Francis M. Rattenbury’s design was not only a success because of the grand scale and proportion of the exterior, but also for its ability to blend symbolism and purpose with the interior of the Parliament Buildings. Originally, the Parliament Buildings had two distinct roles: as the seat of democracy as embodied in the
Legislative Assembly and as the centre of the daily work of government. Rattenbury was able to combine these two very different functions in a complementary and practical way.
As the home of the Legislative Assembly, the Parliament Buildings need to serve as a symbol of the strength and tradition of parliamentary democracy. It also needs to provide an appropriate setting for the law making functions of the Legislative Assembly.
Rattenbury’s Parliament Buildings are centred on the rotunda. The main dome is directly over it, and the
Ceremonial Entrance under the main archway leads to it. The
Upper Rotunda leads to the
Members' Lobby that serves as the antechamber to the
Legislative Chamber. Its extraordinary decoration of marble and gilt plasterwork is matched only by the ornamentation in the Chamber itself. The dome, stairs, and rotunda all lead to the Chamber and remind us of its primary importance.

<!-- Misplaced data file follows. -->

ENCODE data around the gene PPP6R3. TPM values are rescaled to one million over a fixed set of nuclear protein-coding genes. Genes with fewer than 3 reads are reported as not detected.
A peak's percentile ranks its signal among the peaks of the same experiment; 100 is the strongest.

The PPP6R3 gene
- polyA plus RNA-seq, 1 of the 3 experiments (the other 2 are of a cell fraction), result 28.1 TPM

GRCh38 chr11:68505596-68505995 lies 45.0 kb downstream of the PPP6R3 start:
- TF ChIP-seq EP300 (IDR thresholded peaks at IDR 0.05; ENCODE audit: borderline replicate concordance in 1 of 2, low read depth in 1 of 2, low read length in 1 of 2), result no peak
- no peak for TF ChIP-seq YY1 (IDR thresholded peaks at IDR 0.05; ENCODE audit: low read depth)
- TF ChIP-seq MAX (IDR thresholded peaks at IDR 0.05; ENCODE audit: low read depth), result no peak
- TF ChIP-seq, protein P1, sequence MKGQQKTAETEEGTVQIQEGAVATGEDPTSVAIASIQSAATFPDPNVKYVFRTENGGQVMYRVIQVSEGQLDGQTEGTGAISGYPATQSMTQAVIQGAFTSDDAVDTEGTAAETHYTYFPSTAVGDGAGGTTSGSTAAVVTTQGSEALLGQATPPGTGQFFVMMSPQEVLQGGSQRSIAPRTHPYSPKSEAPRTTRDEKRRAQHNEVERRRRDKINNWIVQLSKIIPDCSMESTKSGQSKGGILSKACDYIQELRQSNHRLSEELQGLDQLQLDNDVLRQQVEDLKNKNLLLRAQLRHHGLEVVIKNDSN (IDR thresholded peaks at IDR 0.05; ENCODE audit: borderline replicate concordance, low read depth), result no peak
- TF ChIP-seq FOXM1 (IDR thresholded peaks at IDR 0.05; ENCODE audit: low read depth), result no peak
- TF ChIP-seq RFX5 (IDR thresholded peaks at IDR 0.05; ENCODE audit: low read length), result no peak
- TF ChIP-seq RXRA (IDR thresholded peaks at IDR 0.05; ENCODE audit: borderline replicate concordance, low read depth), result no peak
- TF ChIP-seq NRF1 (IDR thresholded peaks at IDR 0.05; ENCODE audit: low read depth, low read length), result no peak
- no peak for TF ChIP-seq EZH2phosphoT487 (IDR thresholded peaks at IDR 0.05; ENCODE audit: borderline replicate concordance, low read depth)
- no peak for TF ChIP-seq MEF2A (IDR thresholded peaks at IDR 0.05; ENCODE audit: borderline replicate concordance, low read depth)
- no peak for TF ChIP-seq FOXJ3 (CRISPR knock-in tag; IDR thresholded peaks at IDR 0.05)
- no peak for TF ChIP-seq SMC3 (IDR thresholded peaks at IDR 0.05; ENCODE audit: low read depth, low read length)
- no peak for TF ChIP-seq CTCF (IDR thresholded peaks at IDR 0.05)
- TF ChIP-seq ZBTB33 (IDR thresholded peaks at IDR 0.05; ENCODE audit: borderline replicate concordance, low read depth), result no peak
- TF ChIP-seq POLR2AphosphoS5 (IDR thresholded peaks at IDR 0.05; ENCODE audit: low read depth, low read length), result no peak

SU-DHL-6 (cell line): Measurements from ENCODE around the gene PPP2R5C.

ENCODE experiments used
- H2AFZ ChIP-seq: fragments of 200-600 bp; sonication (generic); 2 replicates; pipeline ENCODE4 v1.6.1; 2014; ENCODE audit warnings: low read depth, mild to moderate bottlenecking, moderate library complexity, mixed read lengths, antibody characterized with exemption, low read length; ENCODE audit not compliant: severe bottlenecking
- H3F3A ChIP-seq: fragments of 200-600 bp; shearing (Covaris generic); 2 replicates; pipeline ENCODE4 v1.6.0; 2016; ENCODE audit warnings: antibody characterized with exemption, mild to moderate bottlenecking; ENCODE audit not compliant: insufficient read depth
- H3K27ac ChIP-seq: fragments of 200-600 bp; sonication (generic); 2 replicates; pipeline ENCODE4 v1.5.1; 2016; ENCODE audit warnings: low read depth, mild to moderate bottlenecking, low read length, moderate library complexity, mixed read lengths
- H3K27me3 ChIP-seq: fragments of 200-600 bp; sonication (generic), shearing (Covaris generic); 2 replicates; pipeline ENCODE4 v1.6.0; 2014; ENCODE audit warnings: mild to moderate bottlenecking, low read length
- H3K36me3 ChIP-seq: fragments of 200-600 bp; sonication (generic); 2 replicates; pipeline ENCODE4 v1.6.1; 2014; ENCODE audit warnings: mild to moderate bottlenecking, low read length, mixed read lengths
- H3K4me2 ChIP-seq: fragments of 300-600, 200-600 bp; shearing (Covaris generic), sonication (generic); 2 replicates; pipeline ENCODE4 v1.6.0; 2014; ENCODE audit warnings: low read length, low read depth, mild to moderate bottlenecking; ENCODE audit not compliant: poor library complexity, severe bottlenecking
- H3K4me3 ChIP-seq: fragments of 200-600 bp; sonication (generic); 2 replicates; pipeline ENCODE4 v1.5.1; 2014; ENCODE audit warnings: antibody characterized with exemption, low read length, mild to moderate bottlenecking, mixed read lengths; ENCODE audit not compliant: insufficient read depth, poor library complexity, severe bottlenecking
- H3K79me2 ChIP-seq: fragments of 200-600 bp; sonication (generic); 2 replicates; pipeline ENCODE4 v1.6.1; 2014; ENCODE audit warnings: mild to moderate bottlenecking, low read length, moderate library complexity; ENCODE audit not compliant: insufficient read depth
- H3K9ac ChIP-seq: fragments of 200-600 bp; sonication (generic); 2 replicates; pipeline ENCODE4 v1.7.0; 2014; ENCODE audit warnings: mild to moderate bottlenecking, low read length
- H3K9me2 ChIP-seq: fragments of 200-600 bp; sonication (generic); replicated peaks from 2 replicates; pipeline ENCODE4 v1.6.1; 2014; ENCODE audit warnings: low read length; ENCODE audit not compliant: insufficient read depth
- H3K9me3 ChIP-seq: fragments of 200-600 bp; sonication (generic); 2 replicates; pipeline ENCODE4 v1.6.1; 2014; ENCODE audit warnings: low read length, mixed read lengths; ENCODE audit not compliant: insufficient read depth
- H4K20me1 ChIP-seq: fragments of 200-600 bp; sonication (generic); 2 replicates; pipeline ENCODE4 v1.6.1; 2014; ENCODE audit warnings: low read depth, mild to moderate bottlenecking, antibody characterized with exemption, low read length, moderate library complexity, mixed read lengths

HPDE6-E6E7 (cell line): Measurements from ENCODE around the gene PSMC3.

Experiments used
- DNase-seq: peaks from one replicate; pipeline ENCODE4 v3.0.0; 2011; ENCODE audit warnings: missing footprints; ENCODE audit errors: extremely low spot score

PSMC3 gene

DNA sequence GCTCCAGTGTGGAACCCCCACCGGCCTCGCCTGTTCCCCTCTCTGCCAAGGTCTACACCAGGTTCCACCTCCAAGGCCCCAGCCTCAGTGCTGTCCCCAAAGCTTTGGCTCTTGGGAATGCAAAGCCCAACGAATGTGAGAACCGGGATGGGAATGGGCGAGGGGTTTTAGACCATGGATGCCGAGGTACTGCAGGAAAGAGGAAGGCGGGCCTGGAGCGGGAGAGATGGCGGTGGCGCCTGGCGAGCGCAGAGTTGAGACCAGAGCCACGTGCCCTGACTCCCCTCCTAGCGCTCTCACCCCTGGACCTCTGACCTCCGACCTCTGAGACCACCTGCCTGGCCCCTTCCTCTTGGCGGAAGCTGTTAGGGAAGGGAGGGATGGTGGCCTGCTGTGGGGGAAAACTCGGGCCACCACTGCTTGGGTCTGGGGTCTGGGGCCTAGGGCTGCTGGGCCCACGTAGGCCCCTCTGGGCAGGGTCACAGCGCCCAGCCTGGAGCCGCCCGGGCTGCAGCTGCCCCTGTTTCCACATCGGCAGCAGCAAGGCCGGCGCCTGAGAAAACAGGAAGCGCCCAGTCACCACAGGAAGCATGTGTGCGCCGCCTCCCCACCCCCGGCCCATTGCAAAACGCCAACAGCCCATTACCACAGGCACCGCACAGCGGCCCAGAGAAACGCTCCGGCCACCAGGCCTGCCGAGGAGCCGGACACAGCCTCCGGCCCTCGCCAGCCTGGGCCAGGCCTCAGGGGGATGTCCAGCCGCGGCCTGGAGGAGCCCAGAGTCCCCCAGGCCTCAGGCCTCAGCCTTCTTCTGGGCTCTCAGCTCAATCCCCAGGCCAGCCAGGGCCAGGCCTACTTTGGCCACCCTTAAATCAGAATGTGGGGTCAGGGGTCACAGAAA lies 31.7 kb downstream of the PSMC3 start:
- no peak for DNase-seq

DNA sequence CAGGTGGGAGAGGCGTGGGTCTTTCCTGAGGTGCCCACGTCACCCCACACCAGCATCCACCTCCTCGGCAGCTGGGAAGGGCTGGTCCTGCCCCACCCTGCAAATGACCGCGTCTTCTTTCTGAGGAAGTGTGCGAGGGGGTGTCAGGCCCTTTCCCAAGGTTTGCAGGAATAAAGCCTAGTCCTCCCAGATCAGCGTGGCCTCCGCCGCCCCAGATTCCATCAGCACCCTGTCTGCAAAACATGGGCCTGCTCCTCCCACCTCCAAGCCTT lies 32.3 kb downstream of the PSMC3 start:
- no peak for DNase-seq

The Parliament Buildings also serve as the seat of government. Although the terms of the architectural
competition allowed for it, Rattenbury chose not to have a separate administrative building. Instead, he incorporated a functional office building for government within a symbolic and ceremonial parliamentary building.
In the original plan, the
Lower Rotunda was intended as the central access point for all government services of the day. A citizen could go from here directly to any government department. Just as the Upper Rotunda leads directly to the Legislative Chamber, the Lower Rotunda was designed to lead directly to government. Likewise, just as Rattenbury wanted to use the finest decorative materials worthy of a parliamentary institution, he was equally careful to make sure that the Parliament Buildings had the most modern facilities of the 1890's to ensure that the most efficient government services were available to the public.
DID YOU KNOW?
Rattenbury's original sketches for the Parliament Buildings featured a gold statue of Britannia - the female personification of Britain - atop the main dome where Captain George Vancouver now stands.